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Slow and Indigenous Approaches to Textiles Arts

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People throughout the world have worked with textiles and yarns for as long as humans have needed protection against the elements, and gear and utensils to catch food, carry firewood and capture the wind. Thus, we consider the social and cultural importance of textile art and craft production, along with the knowledge sharing related to these practices. Such practices have elements of historic tradition along with contemporary practices. Making with one’s hands is an inherently slow practice at a lived pace. Crafting can also aid in our disconnection from linear time and reconnect us with our past, present and future, whether in the form of hand-spinning, weaving, knitting or other techniques. These vary with location, culture and over time, as textiles are also created out of necessity concerning living and natural conditions; but there is a persistence in the desire to make-by-hand. Currently, there is a growing interest in crafting, and the volume of online stores, and classes that focus on ‘hand-made’, attest to a renewed focus on origin and how things are made. But in addition to learning how, we must also consider why, what and where we make and gather our materials. Why do we make the things we do, why did our ancestors, what does it mean to us now? Here, we have chosen to describe the importance of textiles in Indigenous cultures.


  • Indigenous ways
  • Teaching
  • Learning
  • Textile practices
  • Sustainability
  • Material world
  • Slow pedagogy
  • Wool

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Fig. 4.1

(Courtesy of Angela George 2020. Photo credit Angela George) Lorrie Miller

Fig. 4.2

(Photo credit Rebecca Burgess)

Fig. 4.3

(Photo credit Tone Skårdal Tobiasson)

Fig. 4.4

(Photo credit Torun Olsen Wernberg. Davvi álbmogiid guovddáš—Senter for nordlige folk)

Fig. 4.5
Fig. 4.6

(Photo credit Ingun Grimstad Klepp)

Fig. 4.7

(Photo credit Torun Olsen Wernberg. Davvi álbmogiid guovddáš—Senter for nordlige folk)


  1. 1.

    Norwegianisation was a deliberate policy of assimilation from about 1850 to 1980. Henry Minde (2005) tells us: ‘The policy conducted in respect of the Sami minority in Norway was for a long time synonymous with a policy of assimilation or fornorsking, which literally means “norwegianisation’ (p. 6).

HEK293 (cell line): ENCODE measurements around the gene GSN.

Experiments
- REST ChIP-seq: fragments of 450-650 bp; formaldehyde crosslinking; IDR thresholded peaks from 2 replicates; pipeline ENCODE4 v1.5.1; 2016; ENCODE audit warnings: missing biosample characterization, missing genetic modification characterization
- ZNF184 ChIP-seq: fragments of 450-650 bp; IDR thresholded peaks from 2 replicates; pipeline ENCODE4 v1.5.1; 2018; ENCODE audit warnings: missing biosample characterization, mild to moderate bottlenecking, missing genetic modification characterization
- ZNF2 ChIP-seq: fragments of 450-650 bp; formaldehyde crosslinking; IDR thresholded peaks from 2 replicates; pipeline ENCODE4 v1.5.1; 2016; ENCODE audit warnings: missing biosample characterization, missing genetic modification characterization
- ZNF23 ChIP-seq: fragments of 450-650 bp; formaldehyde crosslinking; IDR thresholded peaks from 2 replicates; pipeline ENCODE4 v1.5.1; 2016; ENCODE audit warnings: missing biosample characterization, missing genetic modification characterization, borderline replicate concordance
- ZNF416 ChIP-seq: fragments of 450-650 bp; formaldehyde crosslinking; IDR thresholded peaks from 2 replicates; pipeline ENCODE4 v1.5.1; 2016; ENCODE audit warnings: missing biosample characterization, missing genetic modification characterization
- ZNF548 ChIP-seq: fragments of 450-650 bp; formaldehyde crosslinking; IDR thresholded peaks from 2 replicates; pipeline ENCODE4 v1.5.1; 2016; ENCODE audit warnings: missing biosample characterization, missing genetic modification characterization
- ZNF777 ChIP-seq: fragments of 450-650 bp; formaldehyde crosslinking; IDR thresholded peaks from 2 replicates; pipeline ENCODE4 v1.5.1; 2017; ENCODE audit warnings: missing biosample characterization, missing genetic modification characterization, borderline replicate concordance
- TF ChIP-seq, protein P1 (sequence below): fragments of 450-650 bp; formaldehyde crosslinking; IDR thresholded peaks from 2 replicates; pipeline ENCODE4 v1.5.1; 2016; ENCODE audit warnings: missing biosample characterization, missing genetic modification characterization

2. 2.

    (term of ‘kept separated’ wouldn’t apply to Spanish colonisation where they forced breeding (rape) to create a hybrid population aligned with Catholicism. Later influence from central and northern Europe decimated native populations via militarism and the most pronounced land theft via the reservation and boarding school system).

  3. 3.

    Nålbinding and wadmal: Nålbinding is a technique where loops are sewn together with different stitches to make garments; whereas wadmal (vadmal) is a dense and finely woven wool (often tabby or twill) that is then pounded and felted into a durable cloth that is both wind and water resistant.

  4. 4.

    Navajo-Churro is the first domesticated breed of sheep in the Americas, having been introduced in the early 1500s. This breed evolved and adapted to the dry desert area of American Southwest, but was subject to deliberate extinction by the USA army, under Kit Carson, who ordered to relocate the Navajo and destroy their flocks. Today, however, the Churro are being nurtured back as a breed.

  5. 5.

    A pulk is a Sámi sled to be pulled behind (

  6. 6.

    Doudji: is Sami for ‘handicraft’ where items are made with both aesthetics and functionality in mind.

  7. 7.

    Rokk has a double meaning here—rock'n'roll and spinning wheel—as both have the same pronunciation in Norwegian. Spinnvill likewise connotates ‘Crazy for spinning’ and just plain crazy.


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Correspondence to Lorrie Miller .

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Miller, L., Isaksen, K., Burgess, R., Klepp, I.G., Tobiasson, T.S. (2022). Slow and Indigenous Approaches to Textiles Arts. In: Klepp, I.G., Tobiasson, T.S. (eds) Local, Slow and Sustainable Fashion . Palgrave Macmillan, Cham.

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